Individual data for FLOW and FPA are shown in Figures 1 and 2 respectively. Data are separated for those subjects who developed CNV and those who did not. For both choroidal hemodynamic parameters, baseline values were lower in the group that developed CNV (FLOW, P = 0.012; FPA, P = 0.006). Moreover, this group showed a decline of ocular hemodynamic values over time (FLOW, P = 0.027; FPA, P = 0.041). By contrast, the group that did not develop CNV showed no changes in either FLOW (P = 0.23) or FPA (P = 0.88) over time. 
Figure 1.
 
Time course of FLOW during the 36-month observation period. Left: the patients with no CNV in the study eye; right: the patients with CNV. The development of CNV was the end point, after which no further measurements were obtained. Individual data are presented.
Figure 1.
 
Time course of FLOW during the 36-month observation period. Left: the patients with no CNV in the study eye; right: the patients with CNV. The development of CNV was the end point, after which no further measurements were obtained. Individual data are presented.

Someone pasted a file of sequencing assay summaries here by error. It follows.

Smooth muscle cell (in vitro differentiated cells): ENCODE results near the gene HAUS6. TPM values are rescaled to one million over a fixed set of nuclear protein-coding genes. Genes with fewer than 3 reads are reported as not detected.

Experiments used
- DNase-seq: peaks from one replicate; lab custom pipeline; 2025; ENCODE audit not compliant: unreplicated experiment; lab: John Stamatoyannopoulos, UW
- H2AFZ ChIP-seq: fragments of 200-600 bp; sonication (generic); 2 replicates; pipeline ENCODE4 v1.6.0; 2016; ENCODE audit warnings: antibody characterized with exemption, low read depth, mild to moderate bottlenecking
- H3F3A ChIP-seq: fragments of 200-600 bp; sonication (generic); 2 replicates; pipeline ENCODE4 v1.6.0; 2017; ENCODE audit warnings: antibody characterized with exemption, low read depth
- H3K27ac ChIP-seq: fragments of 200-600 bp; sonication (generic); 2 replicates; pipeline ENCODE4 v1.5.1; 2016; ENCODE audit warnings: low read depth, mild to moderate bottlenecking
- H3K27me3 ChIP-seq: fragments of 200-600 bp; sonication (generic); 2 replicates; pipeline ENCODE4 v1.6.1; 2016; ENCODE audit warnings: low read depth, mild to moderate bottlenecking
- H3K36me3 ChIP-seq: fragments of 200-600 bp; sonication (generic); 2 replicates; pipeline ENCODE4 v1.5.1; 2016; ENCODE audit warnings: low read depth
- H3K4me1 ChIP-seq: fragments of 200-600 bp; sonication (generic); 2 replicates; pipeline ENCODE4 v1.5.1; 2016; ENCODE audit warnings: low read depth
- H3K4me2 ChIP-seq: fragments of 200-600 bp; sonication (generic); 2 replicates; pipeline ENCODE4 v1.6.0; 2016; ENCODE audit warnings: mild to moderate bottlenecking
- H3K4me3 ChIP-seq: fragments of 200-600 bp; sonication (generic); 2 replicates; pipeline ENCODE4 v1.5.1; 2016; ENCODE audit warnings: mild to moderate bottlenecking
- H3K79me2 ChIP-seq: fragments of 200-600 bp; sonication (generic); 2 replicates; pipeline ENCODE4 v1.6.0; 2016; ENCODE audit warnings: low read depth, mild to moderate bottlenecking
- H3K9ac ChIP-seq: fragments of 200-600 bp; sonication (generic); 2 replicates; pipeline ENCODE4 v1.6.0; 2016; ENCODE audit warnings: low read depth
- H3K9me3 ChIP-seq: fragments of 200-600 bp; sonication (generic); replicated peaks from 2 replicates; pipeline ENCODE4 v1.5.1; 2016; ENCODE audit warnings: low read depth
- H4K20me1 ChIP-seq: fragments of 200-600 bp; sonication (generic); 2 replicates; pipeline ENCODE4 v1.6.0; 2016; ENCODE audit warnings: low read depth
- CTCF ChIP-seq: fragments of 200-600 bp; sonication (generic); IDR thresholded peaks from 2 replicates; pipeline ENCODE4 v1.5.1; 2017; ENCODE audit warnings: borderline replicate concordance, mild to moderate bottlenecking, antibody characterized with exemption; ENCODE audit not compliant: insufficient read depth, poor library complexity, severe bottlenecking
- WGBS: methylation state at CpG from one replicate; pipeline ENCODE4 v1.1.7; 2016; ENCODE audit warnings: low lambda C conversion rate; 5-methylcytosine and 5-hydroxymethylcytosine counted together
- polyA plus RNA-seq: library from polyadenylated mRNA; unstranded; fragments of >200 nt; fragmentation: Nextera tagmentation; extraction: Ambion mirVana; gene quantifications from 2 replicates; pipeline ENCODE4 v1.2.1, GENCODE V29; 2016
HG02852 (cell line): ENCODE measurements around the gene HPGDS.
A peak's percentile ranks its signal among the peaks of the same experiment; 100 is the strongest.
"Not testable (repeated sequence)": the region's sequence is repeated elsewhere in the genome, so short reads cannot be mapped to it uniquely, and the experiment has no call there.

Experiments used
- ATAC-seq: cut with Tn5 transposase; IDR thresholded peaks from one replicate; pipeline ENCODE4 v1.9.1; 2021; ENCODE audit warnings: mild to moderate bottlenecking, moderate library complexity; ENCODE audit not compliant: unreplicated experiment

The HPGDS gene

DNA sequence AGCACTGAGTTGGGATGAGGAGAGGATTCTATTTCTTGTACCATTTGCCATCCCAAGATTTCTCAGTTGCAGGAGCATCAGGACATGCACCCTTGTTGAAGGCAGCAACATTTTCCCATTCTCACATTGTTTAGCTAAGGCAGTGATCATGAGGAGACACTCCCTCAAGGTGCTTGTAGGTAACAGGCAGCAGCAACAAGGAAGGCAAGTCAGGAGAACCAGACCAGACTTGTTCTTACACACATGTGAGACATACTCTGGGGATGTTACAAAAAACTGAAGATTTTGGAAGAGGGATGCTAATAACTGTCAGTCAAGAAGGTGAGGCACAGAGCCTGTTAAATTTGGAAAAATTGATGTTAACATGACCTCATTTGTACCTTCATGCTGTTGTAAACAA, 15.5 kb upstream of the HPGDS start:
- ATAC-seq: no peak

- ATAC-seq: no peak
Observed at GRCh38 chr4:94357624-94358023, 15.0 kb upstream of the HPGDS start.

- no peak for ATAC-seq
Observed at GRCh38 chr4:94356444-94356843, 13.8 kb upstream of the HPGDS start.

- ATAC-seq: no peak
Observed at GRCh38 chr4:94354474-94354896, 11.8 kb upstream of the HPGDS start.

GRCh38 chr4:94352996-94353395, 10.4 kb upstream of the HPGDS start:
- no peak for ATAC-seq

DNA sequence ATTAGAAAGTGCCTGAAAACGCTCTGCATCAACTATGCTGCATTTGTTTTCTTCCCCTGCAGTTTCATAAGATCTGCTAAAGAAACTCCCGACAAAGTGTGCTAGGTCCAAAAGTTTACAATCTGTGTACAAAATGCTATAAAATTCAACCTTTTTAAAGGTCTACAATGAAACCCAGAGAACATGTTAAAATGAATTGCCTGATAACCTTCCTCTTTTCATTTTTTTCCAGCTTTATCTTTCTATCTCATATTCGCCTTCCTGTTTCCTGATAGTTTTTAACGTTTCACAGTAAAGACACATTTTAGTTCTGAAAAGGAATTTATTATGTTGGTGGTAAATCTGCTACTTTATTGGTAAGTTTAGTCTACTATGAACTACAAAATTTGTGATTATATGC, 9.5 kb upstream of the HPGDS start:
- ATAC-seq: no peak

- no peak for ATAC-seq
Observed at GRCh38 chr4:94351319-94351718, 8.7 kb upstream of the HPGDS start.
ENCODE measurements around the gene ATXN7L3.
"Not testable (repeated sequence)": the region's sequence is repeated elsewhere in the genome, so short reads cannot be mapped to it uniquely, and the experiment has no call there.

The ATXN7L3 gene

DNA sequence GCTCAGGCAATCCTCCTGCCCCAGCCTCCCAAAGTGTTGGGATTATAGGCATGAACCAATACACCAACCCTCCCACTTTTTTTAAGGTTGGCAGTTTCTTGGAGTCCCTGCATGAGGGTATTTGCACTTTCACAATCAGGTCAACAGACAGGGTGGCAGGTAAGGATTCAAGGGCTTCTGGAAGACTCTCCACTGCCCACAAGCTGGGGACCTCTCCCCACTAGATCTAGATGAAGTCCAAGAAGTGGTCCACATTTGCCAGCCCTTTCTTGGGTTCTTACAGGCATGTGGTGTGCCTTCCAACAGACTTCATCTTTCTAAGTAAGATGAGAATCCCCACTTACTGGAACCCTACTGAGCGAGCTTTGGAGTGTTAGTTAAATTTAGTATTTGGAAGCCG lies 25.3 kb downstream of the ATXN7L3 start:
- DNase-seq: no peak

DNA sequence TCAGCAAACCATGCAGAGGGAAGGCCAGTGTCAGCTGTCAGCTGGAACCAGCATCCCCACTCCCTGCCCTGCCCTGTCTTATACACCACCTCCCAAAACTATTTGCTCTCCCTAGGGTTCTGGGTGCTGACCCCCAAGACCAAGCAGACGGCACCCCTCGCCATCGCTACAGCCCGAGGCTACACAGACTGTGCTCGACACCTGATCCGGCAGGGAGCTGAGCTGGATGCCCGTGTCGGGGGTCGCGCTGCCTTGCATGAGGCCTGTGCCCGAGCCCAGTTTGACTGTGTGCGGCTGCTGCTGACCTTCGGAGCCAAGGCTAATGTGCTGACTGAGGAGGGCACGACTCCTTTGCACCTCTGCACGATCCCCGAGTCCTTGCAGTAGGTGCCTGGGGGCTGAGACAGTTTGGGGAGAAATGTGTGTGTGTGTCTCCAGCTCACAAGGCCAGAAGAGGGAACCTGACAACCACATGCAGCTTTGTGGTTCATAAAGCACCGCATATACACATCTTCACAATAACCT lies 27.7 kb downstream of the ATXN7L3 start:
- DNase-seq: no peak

Figure 2.
 
Time course of FPA during the 36-month observation period. Left: patients with no CNV in the study eye; right: patients with CNV. The development of CNV was the end point, after which no measurements were obtained. Individual data are presented.
Figure 2.
 
Time course of FPA during the 36-month observation period. Left: patients with no CNV in the study eye; right: patients with CNV. The development of CNV was the end point, after which no measurements were obtained. Individual data are presented.
Discussion